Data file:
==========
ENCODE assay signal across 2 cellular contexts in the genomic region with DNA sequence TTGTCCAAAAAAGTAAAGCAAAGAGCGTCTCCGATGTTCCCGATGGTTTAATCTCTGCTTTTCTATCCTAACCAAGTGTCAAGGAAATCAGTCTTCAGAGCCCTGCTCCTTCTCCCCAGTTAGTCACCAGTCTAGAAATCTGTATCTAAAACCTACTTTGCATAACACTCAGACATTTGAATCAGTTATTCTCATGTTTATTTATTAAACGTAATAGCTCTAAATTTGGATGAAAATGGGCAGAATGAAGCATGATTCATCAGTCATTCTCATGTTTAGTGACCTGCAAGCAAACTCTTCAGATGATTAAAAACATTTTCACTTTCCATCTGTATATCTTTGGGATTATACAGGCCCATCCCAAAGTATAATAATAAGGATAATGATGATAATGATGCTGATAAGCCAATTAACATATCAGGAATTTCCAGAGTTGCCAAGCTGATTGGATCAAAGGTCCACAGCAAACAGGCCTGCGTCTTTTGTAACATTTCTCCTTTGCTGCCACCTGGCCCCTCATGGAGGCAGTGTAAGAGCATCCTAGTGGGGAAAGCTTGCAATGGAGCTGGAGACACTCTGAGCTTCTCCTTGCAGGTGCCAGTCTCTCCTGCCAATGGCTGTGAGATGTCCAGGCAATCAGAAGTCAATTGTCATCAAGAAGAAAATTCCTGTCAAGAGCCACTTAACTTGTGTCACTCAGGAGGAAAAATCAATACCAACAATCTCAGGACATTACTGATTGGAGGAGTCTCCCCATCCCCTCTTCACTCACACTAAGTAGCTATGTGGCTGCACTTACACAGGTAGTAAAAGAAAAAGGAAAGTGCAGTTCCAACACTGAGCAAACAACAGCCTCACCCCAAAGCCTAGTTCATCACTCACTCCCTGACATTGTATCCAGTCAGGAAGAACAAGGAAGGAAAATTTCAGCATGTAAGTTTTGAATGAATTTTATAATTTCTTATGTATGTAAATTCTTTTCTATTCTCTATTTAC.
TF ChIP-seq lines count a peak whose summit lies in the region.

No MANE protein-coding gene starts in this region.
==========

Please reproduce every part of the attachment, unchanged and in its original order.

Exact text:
ENCODE assay signal across 2 cellular contexts in the genomic region with DNA sequence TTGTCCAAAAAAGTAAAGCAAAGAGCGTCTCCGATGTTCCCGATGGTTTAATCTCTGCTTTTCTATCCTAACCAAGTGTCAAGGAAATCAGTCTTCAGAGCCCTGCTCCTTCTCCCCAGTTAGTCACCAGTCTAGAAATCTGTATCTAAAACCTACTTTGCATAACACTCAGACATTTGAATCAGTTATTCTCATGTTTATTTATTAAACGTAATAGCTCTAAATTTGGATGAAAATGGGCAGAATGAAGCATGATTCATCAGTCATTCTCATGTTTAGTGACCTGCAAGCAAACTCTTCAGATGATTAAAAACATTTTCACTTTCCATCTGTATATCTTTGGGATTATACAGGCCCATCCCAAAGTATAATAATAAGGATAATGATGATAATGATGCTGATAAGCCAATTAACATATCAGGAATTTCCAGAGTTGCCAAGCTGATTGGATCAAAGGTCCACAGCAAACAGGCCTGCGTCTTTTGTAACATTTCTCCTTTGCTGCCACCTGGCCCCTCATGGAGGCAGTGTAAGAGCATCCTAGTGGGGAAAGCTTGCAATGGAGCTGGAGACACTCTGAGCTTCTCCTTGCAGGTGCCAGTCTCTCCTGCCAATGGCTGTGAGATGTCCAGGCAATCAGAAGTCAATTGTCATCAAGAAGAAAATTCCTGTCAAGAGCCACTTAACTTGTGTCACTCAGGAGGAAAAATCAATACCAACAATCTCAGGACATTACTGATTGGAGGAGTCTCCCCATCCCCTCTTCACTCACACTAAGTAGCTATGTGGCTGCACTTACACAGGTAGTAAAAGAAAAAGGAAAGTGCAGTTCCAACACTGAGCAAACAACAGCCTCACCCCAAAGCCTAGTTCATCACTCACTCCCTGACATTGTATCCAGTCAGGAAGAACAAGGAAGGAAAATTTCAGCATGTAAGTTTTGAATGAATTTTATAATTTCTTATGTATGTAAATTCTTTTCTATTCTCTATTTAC.
TF ChIP-seq lines count a peak whose summit lies in the region.

No MANE protein-coding gene starts in this region.